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E-Cigarettes Become Hot Topic with Lakewood City Council

The Lakewood City Council is clamping down on E-Cigarette stores.

The Lakewood City Council is clamping down on E-Cigarette stores.

By Rico Dizon

E-Cigarettes have become a hot political topic in Lakewood.

City officials are pursuing what they call “a deep concern on the proliferation of electronic cigarettes and vapor devices” that are being sold in greater numbers in the bedroom community.

The Lakewood City Council voted on Oct. 8 to request the staff to come up with a draft of resolution amending the municipal code to include e-cigarettes and paraphernalia in the existing regulations on regular tobacco products.

In addition, the City Council directed city staff members to come up with a zoning recommendation as regard the sale and use of said products.

Lakewood Director for Community Development Sonia Southwell reported during the meeting that there are two shops specializing in the sale of e-cigarettes and vapor devices in the city and these are- a store called “Genki Vake” and a kiosk located at the center mall inside the Lakewood Shopping Center on Lakewood Blvd. and Del Amo St.

The electronic cigarettes, according to Southwell, originated in China in 2002 and were introduced in the United States in 2006. Although at present the FDA has no existing proof on the harmful effects of e-cigarettes, the Federal Agency is putting heavy pressure for the promulgation of regulations on the sale and use of said products. The current regulations are on a city-to-city basis only, said Southwell.

Southwell added, “The vaporizers come in different flavors of fruit juices that may possibly attract young people including those under 18 to these products.”

Even as Council Member Ron Piazza saw a need to research more on the emergence of these new products and with Council Member Diane DuBois not fully in favor of a moratorium at this stage, nevertheless Mayor Steve Croft believes it is time to make amendment in the municipal code to include the e-cigarettes just like (if not more) in the regulation for tobacco products.

Vice Mayor Todd Rogers noted, “Cities around us are taking necessary cautions,” and expressed his desire to add zoning regulations in the sale and use of the products such as away from schools and recreation centers.

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  • Jimmiepr says:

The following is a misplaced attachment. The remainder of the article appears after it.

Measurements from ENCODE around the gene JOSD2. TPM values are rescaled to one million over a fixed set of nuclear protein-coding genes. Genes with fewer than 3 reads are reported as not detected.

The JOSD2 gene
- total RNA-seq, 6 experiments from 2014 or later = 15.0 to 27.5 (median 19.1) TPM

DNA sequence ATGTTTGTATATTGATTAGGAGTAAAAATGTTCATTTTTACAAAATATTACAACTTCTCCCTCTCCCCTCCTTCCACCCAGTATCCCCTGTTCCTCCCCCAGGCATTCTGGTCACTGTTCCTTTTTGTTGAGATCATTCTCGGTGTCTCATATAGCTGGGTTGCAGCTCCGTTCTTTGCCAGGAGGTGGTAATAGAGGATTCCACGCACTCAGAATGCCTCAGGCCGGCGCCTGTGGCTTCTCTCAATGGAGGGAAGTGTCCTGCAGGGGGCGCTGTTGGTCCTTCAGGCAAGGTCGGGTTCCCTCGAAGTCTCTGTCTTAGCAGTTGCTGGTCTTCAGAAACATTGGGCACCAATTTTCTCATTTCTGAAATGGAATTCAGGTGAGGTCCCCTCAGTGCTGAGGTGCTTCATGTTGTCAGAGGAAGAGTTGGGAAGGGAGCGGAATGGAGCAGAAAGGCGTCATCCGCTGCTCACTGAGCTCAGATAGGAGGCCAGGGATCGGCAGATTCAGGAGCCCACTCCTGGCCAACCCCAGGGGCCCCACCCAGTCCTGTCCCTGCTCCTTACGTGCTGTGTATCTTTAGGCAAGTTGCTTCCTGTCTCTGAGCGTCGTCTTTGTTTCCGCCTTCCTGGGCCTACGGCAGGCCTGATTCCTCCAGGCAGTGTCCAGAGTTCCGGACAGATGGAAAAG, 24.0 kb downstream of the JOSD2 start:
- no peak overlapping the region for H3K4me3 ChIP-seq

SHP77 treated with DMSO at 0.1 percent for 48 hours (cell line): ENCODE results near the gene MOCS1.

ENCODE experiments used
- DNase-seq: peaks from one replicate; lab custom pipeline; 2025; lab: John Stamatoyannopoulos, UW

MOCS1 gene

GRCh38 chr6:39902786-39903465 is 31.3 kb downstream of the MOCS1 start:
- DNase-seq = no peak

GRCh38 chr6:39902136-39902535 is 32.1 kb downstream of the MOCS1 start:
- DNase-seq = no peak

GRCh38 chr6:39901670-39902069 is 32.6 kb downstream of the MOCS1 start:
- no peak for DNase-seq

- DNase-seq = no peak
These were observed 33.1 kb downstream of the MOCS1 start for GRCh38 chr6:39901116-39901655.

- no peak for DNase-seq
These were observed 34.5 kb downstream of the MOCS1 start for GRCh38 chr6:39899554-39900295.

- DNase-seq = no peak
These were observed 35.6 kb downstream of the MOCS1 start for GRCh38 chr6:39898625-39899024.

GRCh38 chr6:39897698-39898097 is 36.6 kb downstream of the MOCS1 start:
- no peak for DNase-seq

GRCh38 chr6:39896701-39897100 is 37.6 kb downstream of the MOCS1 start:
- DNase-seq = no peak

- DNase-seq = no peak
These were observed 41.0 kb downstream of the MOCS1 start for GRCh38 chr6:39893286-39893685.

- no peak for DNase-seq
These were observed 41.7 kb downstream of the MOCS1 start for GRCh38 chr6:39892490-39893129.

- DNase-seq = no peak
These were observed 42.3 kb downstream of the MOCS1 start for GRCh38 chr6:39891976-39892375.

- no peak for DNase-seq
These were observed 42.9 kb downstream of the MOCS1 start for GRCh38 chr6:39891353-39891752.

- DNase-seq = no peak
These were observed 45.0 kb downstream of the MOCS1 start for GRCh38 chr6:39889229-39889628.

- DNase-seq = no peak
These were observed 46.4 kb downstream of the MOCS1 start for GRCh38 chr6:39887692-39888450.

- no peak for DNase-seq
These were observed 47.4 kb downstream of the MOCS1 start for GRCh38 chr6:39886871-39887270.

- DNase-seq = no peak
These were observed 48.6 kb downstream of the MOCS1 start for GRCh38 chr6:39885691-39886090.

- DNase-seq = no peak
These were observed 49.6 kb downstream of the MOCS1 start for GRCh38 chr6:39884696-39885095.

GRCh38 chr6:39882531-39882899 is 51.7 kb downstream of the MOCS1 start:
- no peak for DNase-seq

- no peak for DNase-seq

E-cigarettes”, or personal vaporisers, are battery-powered devices that deliver nicotine through a solution that is heated into vapour, then inhaled and exhaled. ‘Vapers” presently have to buy their nicotine in ”personal amounts” from overseas because it remains classified as a ”dangerous poison” and can only be sold within Australia, in the form of cigarettes, under licence.The cheapest ”tanks” can be bought for as little as $20, with some designed to look like traditional cigarettes – complete with glowing tip. But as the industry has developed, so has the range of devices and accessories. Fairfax Media caught up with several vapers last week whose habit has become their hobby, spending thousands of dollars on handcrafted limited edition tanks from around the world, complete with luxury ”drip tips” – the mouthpiece attached to the top of device.

    And the latest undisputed king of tanks? The ”Piston Steampunk Mod” built by Steampunk Vapors in Albuquerque, New Mexico. At $700, it comes with its own hand-stitched leather case. The introduction of plain packaging had many predicting the end for Big Tobacco. Then along came a smoke-free product that some saw as an opportunity to reinvent themselves. Most big tobacco companies have already muscled in on an industry that generated a reported $US2 billion in sales last year in the US. There are an estimated 5 million users in the US alone.

    However, firms will still be allowed to advertise e-cigarettes – as long as they do not feature health claims. Companies will also be allowed to continue offering flavours perceived by anti-tobacco lobbyists as an attempt to target teens. E-cigarettes may not contain the same lethal chemicals and carcinogens as cigarettes, but health experts warn there is still no comprehensive research into the risks of frequently inhaled vapour.

    Earlier this month, a US study on the effects of e-cigarette vapour on human lung cells found it could potentially change gene expression in a similar way to tobacco. Presented at the annual meeting of the American Association for Cancer Research in California, the research analysed human bronchial cells that contained mutations found in smokers at risk of lung cancer. It found that cells grown under medium exposure to e-cigarette vapour changed in a similar fashion to those exposed to tobacco smoke. However, researchers acknowledge the work is only at a preliminary stage.

    While no e-cigarette users fell ill from using the product, researchers said its long-term safety was unclear. ”E-cigarettes, with or without nicotine, were modestly effective at helping smokers to quit, with similar achievement of abstinence as with nicotine patches, and few adverse events,” said the study, published in The Lancet. But, it adds: ”Uncertainty exists about the place of e-cigarettes in tobacco control, and more research is urgently needed to clearly establish their overall benefits and harms.